hi INDiA Copyright 2020
Wisconsin students spread ‘culture of service’ in India
Before this month ends, one dozen teens from Wisconsin will be at the foothills of the Himalayan Mountains, getting acquainted with at least 50 children who will gladly follow dirt paths two or more hours — one way, every day — to meet them.
Many will walk barefoot, from farms and hilltops, into Pragpur.
This village in the Kangra Valley of India is about 400 miles north of the opulent TajMahal. Visitors to the rural township come to buy shawls, quilts or jewelry after watching silversmiths and weavers at work in the town market.
The beauty of their wares contrasts with the rural area’s rugged ways of life. Some homes have no electricity or running water.
“These kids really have no chance unless they speak English and can get into a university,” said Lori Sra, trip coordinator. Children without shoes can’t go to school, and without an education, there is little hope of escaping poverty.
Lori, two other adults and the Wisconsin students represent University Lake School, Hartland (near Milwaukee), and they will teach the children in India how pictures can speak as clearly and loudly as words.
The Wisconsin group and others from Georgia and Missouri will use 60 digital cameras donated by Nikon to communicate, educate and inspire as a part of the Children Learning International Cultures (CLIC) Abroad program.
When is a photo worth 1,000 words? When it freezes a unique moment of life or reveals universal truths that words can’t or don’t need to express.
Bhaskar Krishnamurthy of Kansas City, himself raised in a poor part of southern India, earned an engineering degree but now is a travel and cultural photographer who started CLIC Abroad three years ago.
“It has steadily grown bigger and attracted good attention,” Krishnamurthy said. “We have a big road map ahead, involving many children.”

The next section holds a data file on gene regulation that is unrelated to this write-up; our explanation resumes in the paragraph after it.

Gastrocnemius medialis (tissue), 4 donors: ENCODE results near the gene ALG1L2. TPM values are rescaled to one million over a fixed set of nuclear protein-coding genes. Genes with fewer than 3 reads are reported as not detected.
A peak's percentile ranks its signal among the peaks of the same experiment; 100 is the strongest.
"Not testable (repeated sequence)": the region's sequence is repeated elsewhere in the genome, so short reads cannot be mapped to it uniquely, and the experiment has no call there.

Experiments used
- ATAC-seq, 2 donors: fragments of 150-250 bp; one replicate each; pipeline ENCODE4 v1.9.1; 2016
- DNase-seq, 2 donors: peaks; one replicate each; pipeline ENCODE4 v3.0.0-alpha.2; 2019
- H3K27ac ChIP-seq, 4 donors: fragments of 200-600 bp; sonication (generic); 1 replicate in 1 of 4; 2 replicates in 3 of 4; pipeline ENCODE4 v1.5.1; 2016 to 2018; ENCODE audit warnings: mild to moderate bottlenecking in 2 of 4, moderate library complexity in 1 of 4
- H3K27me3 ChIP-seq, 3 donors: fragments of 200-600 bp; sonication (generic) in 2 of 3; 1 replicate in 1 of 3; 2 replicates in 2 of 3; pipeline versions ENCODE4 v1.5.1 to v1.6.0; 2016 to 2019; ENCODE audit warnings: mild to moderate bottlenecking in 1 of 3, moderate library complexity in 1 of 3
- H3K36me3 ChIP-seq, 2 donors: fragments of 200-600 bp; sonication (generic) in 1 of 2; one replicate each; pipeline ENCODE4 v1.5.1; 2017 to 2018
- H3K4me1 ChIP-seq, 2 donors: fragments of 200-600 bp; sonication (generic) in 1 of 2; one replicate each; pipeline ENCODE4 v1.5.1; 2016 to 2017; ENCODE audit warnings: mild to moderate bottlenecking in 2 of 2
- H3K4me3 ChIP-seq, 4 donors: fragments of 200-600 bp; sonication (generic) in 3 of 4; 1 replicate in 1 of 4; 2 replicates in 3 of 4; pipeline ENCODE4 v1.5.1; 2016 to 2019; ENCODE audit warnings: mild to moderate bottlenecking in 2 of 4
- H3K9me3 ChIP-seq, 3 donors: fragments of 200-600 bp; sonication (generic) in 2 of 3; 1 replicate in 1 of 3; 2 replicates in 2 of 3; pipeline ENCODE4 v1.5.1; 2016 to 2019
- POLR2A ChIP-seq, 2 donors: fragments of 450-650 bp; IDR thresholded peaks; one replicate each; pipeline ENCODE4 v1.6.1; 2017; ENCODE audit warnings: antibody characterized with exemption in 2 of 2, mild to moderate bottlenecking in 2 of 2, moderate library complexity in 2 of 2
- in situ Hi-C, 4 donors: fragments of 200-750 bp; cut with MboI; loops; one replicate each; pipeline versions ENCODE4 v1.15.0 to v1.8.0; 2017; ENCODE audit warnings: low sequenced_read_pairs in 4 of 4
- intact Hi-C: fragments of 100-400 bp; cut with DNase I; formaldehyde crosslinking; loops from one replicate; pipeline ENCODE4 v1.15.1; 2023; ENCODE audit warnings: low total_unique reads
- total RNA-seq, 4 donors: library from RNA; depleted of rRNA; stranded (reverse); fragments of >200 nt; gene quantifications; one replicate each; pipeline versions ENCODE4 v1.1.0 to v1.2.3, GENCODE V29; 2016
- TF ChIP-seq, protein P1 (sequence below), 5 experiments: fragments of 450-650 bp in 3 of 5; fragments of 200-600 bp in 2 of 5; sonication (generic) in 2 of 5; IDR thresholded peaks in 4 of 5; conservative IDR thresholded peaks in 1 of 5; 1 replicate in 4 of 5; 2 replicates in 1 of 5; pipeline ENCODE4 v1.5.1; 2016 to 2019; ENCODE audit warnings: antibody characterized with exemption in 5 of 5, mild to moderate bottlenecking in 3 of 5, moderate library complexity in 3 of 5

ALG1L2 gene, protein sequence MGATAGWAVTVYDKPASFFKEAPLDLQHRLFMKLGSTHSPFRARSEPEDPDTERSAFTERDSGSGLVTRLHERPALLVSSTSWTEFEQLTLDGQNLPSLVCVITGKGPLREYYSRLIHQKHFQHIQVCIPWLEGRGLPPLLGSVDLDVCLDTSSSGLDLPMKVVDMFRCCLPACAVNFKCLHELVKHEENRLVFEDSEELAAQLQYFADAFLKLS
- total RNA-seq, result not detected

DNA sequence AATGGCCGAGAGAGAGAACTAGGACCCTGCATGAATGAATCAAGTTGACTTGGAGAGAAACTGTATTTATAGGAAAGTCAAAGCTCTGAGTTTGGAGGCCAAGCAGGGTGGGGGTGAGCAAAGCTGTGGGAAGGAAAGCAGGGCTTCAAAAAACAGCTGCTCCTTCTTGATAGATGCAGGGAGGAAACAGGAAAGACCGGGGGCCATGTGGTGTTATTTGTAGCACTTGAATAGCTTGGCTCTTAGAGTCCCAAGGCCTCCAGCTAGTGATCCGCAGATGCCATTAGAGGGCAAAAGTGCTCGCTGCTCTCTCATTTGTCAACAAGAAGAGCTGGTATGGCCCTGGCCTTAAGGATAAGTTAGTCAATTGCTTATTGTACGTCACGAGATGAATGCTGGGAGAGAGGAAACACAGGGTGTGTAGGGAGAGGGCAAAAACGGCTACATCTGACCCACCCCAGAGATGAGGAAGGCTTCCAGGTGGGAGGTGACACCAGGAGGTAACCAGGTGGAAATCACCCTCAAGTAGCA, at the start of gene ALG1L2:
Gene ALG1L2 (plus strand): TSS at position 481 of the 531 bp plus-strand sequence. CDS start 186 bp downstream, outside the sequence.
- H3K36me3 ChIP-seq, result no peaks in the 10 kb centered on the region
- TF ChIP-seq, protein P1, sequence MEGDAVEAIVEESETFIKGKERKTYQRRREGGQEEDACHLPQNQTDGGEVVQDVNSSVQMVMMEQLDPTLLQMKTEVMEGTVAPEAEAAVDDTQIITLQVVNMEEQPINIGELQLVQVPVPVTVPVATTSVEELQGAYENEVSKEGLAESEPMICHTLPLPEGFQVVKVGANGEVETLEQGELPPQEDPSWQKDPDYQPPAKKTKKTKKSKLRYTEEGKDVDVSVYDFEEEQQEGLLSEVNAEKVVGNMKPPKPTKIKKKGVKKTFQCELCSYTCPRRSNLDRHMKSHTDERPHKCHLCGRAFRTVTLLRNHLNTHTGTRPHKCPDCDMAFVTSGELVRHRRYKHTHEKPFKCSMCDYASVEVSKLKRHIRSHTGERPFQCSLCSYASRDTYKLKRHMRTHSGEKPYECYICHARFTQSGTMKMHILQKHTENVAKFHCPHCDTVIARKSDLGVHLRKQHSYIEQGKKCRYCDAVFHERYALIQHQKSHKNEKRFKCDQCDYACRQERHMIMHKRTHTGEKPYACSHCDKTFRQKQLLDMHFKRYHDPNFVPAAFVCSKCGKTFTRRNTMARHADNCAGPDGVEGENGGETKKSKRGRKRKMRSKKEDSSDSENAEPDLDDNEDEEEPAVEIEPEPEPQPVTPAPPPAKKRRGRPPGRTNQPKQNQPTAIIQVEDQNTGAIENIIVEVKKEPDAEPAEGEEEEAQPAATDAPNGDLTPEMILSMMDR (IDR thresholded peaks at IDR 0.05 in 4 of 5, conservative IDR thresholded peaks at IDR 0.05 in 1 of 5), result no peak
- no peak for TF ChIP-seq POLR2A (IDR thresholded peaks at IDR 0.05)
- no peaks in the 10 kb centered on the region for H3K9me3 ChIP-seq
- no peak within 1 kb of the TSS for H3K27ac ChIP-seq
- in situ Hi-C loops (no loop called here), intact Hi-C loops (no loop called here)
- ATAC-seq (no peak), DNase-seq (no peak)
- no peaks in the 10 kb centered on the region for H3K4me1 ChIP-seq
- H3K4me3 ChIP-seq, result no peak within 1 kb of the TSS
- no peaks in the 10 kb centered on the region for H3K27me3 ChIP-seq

He chooses remote parts of India where centuries-old customs are on the verge of dramatic transformation because of technology and the influx of contemporary life. U.S. visitors will teach the India children how to use digital cameras to show aspects of daily living: family and home, social customs and religious rituals.
“Even when they can’t talk to each other, they seem to communicate very well” because of the photo project, said Sra, a mother of three.
Journalism professor Tom Grant of Abraham Baldwin Agricultural College, Georgia, and two college students will make a documentary of the trip. The college provides the nation’s only undergraduate degree in rural studies.
“It’s a wonderful program, to teach children to see the world through fresh eyes,” Grant said. U.S. students show photos of their life at home, too. “So even though they can’t speak the same language, they can see each other’s worlds and appreciate it for the beauty and wonder of it all.”
Why involve Wisconsin students? Lori’s husband, JasbirSra, is from a tiny village in northern India. The couple met Krishnamurthy about 10 years ago, through a mutual connection, when Krishnamurthy sought a sponsor for a photography trip to the Amazon rainforest. The Sras agreed, providing he give a trip presentation to children in Hartland. Krishnamurthy did this, and more.
That led to a friendship and the CLIC Abroad trips for students at University Lake, a highly interactive, college prep school for kindergartners through grade 12. The 2013 trip is the school’s third involvement, and this year’s $3,500 per traveler cost was defrayed through sales of T-shirts and chocolates, babysitting and other events.
The other adults in the group are Steve Tomasini, a science teacher, and Ron Smyczek, a chemistry teacher and the high school principal. The trip to India is one option of many for the 80 high schoolers to choose during spring break.